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People v. Hampton

OPINION FILED MARCH 27, 1981.

THE PEOPLE OF THE STATE OF ILLINOIS, PLAINTIFF-APPELLEE,

v.

ROZELL HAMPTON, DEFENDANT-APPELLANT.



APPEAL from the Circuit Court of Cook County; the Hon. JOHN H. McCOLLUM, Judge, presiding.

MR. PRESIDING JUSTICE SULLIVAN DELIVERED THE OPINION OF THE COURT:

Rehearing denied June 19, 1981.

After a bench trial, defendant was convicted and sentenced for driving a motor vehicle (a) in excess of the applicable speed limit, (b) while under the influence of intoxicating liquor, and (c) without a driver's license. On appeal, he contends there was a reasonable doubt of guilt as to each of the charges; that his warrantless arrest lacked probable cause; and that other trial errors required a new trial.

A motion to suppress statements to the police was heard with the trial, during which only a police officer and defendant testified.

Officer Walker testified that she and her partner followed and curbed defendant's speeding car; that after defendant got out of the car, she observed he was "swaying and in need of support"; that when she approached him, she detected a strong odor of alcohol on his breath, saw that his eyes were bloodshot, and noticed that his clothes were "loose." When she found that he did not have a driver's license, he was placed in her squad car and, on the way to the police station, she informed him of his Miranda rights — after which he told her he had been drinking from 9 p.m. until he was apprehended. After she identified a report signed by her concerning defendant's refusal to submit to a breathalyzer test, it was received in evidence over defendant's objection. When asked her opinion as to defendant's sobriety, Walker said, "He was not sober absolutely but he was on the moderate basis."

On cross-examination, Walker stated that defendant was traveling "around 40, probably 45 or so" in a 30-mile speed limit zone.

Defendant testified that he was stopped by the police, and when he exited his car he told police he did not have a driver's license but had a "ticket." He was handcuffed and taken to the police station, where he was informed of his Miranda rights. Prior thereto, he told the officers he was not drunk — having had only two or three beers. He also testified that at the police station he was able to walk without assistance; that one of the officers threw money on the floor for him to pick up, which he did without any difficulty; and that Officer Walker read a form to him concerning a refusal to take a breathalyzer test.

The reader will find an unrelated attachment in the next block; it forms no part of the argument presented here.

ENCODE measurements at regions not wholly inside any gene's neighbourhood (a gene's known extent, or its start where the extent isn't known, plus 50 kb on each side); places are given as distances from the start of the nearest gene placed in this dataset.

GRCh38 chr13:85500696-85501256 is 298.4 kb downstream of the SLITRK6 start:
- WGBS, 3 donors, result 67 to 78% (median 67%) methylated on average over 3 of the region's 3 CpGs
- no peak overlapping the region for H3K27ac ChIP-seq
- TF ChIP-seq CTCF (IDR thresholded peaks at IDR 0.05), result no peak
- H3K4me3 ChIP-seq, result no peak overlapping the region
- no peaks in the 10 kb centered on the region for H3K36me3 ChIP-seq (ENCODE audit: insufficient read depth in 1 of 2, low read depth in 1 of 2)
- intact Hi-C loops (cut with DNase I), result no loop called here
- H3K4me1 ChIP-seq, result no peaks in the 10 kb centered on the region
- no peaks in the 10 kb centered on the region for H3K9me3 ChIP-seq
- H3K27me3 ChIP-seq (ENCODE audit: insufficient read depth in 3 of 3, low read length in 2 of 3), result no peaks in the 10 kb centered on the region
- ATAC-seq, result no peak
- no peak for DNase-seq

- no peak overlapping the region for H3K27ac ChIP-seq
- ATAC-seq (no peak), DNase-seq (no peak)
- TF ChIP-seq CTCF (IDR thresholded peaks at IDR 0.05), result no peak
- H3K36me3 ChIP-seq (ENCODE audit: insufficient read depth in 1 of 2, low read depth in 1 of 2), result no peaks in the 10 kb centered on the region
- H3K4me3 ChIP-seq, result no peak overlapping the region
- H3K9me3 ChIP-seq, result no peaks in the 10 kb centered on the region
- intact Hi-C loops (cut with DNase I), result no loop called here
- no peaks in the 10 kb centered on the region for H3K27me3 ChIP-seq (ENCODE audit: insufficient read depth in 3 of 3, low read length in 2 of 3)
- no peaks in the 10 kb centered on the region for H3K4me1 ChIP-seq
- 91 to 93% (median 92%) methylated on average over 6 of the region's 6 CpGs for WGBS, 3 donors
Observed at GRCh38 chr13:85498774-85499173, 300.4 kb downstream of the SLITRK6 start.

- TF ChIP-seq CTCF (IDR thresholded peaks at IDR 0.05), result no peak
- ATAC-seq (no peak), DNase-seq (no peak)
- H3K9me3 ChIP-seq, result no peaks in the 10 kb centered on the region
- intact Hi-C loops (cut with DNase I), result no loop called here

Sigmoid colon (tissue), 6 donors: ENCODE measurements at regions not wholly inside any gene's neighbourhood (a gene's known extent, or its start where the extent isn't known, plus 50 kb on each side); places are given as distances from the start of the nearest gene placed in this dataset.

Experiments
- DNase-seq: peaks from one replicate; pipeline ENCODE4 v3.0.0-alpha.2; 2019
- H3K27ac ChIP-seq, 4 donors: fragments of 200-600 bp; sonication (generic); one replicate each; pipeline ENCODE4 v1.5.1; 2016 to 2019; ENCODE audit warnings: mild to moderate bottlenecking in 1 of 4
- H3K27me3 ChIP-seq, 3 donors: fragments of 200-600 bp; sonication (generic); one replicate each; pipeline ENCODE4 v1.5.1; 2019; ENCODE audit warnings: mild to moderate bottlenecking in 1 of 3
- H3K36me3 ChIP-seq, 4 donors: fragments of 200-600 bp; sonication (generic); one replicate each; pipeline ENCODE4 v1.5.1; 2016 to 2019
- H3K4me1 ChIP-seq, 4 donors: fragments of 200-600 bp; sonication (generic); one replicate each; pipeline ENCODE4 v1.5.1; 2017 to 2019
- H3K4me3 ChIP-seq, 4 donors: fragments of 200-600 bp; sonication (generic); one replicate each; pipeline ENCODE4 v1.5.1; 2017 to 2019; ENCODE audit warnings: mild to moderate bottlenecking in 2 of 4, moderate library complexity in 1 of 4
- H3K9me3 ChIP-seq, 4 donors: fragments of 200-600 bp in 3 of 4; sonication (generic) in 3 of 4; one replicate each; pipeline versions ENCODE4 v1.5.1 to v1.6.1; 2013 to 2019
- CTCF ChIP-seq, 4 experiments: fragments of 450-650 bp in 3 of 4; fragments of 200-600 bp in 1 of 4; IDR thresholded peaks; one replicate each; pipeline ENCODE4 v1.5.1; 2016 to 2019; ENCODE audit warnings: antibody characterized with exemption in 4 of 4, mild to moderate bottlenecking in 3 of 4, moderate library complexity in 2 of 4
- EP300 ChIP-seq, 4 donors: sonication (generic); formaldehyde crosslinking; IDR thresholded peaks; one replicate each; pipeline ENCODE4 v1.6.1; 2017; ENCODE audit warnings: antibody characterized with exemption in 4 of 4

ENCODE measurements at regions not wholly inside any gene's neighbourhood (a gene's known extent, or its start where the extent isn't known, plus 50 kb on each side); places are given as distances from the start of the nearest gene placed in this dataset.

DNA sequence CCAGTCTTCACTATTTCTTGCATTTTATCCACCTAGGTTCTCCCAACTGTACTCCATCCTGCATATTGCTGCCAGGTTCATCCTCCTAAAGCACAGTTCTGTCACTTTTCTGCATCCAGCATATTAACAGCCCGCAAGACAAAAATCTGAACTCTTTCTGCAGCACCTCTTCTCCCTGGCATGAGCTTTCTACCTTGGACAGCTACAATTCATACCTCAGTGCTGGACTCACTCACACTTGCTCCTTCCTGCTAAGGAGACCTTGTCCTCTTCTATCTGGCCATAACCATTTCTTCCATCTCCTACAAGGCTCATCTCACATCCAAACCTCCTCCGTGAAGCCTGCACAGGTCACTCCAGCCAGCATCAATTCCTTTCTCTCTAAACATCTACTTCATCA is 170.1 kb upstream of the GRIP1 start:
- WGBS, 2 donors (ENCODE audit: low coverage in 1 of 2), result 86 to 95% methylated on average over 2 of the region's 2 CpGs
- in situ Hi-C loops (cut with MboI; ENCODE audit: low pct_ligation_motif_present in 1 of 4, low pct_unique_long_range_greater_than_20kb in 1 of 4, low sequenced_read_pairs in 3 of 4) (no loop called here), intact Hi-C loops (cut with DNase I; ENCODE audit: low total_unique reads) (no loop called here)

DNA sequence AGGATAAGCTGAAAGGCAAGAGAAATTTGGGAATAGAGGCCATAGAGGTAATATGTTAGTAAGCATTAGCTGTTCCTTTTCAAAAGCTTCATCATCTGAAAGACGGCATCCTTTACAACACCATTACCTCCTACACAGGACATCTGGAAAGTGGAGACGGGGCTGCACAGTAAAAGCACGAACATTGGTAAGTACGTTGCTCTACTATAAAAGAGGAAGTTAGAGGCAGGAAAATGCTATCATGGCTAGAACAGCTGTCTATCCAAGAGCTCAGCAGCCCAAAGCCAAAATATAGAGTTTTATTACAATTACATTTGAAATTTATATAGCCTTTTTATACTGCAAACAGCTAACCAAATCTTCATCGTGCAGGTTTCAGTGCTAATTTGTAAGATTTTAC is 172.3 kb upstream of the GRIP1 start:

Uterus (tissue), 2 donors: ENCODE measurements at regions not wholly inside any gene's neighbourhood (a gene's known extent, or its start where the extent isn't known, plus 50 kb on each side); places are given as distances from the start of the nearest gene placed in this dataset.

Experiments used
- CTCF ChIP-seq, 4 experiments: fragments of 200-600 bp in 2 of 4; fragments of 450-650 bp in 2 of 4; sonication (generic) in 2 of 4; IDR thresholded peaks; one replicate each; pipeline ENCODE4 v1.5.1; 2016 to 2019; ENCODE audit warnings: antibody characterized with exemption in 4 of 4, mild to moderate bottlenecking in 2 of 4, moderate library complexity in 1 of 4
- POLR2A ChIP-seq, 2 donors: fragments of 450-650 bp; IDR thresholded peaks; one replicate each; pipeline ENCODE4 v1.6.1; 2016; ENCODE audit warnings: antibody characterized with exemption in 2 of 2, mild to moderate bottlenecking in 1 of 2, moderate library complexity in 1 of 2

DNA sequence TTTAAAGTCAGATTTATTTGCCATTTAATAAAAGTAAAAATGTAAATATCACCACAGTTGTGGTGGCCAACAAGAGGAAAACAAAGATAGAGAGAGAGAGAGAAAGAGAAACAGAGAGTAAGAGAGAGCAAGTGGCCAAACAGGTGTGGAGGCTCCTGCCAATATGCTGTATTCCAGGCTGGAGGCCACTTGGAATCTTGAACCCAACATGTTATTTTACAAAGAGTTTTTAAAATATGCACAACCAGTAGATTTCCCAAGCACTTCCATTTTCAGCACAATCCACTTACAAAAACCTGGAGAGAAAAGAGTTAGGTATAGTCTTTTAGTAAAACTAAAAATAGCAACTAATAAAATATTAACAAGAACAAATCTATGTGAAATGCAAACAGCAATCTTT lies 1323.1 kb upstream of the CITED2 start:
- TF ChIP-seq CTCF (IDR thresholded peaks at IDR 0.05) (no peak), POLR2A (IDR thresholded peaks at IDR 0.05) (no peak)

OPINION

Defendant's principal contention is that his guilt was not proven beyond a reasonable doubt as to any of the charges. Turning first to the speeding conviction, we note that defendant was charged with driving in excess of the applicable speed limit in violation of section 601(b) of the Illinois Vehicle Code (Ill. Rev. Stat. 1979, ch. 95 1/2, par. 11-601(b)), which provides that:

"No person may drive a vehicle upon any highway of this State at a speed which is greater than the applicable statutory maximum speed limit established by paragraphs (c), * * *."

Paragraph (c) provides:

"Unless some other speed restriction is established under this Chapter, the maximum speed limit in an urban district for all vehicles is:

1. 30 miles per hour; * * *." Ill. Rev. Stat. 1979, ch. 95 1/2, par. 11-601(c).

Defendant argues that Walker's testimony did not support the court's finding that he drove his vehicle in excess of the applicable speed limit. We note, however, that while Walker on her direct examination did not testify as to the speed of defendant's car or to the speed limit in that area, on cross-examination she answered that defendant was traveling "at a high rate of speed * * *," "over the speed limit of 30 * * *," "probably 45 or so." This was the only evidence in the record as to a speed limit. Defendant offered no evidence as to any other speed limit and, as a matter of fact, made no statement as to the speed of his vehicle. In the light thereof, it is our view that the ...


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